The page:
12 Travel Hazards
You get used to where you live and know how to cope with its
problems. You become "street wise". When you move to another
environment, you meet different hazards. It's best not to learn by
experience. I'll confine my remarks to hazards that are peculiar to
Australia and similar countries.
Heat Exhaustion: The technical term is hyperthermia, which is often
confused with hypothermia. The first refers to the body having too much
heat. The other is the exact opposite. Here, I'm talking about too much
heat. The problem comes on quickly and can have serious consequences.
The symptoms are extreme weakness and lack of coordination. Avoid
hyperthermia by drinking plenty of water and staying cool. Treat it by cooling
the patient and giving drinks. Recovery is usually rapid. If it is not, seek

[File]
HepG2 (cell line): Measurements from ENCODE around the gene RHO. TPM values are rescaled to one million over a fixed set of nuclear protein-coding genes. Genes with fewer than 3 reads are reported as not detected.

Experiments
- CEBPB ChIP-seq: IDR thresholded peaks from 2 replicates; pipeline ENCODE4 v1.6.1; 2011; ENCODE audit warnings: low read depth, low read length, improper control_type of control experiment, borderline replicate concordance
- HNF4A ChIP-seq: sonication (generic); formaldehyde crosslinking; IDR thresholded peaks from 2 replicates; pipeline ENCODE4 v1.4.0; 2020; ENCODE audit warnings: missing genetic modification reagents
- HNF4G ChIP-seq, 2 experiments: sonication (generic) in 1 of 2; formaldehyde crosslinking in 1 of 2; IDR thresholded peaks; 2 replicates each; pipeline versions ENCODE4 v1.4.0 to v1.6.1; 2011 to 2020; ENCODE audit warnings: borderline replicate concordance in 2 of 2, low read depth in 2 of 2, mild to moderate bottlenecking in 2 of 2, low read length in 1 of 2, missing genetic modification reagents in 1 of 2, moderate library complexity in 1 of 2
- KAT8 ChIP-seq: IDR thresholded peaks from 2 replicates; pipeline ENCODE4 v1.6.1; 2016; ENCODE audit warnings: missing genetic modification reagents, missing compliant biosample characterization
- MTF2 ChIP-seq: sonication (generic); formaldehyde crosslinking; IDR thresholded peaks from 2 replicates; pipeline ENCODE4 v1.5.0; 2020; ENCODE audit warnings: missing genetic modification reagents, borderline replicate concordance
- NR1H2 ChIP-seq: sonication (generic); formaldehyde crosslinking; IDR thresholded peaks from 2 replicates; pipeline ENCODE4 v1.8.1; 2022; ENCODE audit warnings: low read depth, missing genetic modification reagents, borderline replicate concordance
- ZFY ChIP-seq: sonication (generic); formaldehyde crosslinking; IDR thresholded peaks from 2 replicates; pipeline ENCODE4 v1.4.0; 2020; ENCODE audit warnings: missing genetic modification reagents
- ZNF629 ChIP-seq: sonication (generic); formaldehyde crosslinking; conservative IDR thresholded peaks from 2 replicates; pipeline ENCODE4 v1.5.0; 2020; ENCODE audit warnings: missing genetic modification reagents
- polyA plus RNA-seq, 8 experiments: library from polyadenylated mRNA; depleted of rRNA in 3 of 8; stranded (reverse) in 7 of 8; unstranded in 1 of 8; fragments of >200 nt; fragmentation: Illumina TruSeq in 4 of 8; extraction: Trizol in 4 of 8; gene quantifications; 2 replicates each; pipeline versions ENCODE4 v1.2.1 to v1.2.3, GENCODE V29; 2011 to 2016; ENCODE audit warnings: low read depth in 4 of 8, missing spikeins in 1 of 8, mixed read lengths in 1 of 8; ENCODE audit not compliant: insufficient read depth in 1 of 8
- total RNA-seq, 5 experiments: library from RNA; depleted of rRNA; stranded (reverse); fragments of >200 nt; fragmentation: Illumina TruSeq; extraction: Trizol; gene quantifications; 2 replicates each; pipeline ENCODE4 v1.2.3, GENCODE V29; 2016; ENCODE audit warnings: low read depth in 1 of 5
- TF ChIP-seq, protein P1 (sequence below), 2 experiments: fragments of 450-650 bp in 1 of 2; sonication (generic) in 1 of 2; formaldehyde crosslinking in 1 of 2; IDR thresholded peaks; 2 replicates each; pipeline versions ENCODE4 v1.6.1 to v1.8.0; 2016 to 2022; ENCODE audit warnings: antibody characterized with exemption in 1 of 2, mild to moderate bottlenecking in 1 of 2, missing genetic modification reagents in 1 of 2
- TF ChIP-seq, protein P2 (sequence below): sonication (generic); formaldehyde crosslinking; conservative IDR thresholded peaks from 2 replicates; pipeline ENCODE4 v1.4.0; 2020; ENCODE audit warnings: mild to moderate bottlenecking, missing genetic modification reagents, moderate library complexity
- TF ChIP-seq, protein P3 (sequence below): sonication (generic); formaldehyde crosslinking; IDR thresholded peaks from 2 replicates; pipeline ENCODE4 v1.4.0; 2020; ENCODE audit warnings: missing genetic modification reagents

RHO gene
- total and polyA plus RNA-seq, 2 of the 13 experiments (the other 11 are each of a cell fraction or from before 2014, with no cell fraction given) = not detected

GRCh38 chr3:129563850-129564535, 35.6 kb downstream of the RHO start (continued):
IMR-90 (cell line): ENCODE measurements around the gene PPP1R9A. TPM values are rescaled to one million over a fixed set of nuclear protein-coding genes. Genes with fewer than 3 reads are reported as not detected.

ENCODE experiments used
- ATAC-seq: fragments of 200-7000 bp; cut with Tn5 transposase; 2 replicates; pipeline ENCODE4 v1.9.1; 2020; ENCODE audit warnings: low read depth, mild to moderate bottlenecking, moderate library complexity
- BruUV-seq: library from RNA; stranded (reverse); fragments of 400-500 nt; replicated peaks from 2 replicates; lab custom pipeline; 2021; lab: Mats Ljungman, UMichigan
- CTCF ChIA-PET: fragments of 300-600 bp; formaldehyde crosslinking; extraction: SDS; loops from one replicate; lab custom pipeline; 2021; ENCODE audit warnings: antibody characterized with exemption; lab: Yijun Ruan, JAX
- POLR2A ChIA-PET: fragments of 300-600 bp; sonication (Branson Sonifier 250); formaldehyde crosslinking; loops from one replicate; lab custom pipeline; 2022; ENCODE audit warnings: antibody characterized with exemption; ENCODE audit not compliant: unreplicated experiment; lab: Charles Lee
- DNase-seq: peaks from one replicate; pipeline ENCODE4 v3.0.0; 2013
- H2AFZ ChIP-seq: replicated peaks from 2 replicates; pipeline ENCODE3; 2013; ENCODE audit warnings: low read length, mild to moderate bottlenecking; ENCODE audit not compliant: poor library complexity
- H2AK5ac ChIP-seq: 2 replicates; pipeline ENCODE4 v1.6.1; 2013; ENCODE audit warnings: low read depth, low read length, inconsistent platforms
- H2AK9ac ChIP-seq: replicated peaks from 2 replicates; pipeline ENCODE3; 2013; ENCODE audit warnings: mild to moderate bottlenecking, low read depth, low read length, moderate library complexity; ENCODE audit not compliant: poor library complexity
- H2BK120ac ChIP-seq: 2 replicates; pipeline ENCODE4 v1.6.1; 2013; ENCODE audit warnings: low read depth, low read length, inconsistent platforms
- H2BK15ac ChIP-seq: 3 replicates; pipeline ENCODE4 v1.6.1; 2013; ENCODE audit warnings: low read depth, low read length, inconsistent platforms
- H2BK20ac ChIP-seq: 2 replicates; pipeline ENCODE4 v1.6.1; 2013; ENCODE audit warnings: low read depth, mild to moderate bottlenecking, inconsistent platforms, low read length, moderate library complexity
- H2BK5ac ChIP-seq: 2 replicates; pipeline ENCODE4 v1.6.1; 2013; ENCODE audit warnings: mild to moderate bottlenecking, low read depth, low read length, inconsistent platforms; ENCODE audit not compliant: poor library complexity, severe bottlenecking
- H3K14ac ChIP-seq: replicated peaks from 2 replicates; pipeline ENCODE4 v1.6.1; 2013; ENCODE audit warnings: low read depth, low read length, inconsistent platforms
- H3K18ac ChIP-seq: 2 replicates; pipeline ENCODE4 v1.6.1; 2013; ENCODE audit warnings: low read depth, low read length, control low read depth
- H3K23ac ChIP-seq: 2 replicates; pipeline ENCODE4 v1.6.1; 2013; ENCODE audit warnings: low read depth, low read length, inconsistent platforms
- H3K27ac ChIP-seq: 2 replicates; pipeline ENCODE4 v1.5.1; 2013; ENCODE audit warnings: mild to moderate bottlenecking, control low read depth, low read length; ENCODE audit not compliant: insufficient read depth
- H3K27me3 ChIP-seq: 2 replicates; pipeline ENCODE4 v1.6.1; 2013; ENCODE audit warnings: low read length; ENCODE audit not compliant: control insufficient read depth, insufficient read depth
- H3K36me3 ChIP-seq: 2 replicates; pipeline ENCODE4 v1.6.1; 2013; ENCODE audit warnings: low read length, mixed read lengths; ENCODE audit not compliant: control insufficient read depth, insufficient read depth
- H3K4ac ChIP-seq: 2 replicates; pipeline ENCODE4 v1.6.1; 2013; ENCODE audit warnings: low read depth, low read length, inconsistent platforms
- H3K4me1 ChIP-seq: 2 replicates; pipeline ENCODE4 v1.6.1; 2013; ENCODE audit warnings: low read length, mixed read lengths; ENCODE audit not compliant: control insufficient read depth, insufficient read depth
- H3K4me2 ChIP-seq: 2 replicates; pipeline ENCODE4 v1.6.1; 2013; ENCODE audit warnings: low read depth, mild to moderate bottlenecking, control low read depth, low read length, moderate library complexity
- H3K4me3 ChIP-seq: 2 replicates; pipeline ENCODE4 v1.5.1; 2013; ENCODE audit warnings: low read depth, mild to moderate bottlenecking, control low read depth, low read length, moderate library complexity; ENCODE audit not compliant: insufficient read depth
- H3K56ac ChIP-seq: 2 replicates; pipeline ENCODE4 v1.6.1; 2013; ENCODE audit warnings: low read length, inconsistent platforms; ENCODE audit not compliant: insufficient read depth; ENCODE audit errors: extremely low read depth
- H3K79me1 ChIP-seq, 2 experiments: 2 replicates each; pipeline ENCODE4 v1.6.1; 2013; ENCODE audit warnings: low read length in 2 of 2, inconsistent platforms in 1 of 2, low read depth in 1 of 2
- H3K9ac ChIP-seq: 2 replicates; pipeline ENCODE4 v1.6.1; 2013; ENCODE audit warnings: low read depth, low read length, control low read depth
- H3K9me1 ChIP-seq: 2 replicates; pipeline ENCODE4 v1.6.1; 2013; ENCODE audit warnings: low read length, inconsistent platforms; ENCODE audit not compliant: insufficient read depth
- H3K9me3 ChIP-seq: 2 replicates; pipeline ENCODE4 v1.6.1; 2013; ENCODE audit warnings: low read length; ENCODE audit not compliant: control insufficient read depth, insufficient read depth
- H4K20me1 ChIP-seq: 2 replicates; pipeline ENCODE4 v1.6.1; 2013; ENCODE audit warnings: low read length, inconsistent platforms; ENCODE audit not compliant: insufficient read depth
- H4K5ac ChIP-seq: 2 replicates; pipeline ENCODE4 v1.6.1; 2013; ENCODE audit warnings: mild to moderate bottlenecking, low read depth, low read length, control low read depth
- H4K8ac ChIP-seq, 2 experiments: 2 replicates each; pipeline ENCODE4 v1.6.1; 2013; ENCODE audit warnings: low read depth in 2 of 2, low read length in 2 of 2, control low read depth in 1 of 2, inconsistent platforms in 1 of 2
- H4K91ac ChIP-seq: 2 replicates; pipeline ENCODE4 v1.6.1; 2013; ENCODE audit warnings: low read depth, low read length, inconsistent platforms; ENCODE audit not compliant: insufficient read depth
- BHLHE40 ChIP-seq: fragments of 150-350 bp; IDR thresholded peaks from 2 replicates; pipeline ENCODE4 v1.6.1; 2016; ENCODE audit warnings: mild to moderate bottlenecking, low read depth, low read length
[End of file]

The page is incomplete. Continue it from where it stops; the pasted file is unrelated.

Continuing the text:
medical advice. Children have died of hyperthermia when left in cars. It is a
serious offence in Australia to leave a small child in a parked car.
Land animals (big): Local authorities don't put up warning signs for fun.
Signs cost money and are there for a purpose . I had a guest who thought a
sign showing a swimmer being chased by a crocodile was a tourism gimmick.
It wasn't. A few weeks earlier a family lost their dog to a croc while picnicking
at that very spot.
Land animals (medium): Australia is home to some of the world's most
venomous snakes yet most Australians rarely encounter one. I've never
seen a snake in my garden. I see them occasionally when bushwalking and I
see a lot when I go trout fishing . The Australian bush is full of snakes. Trout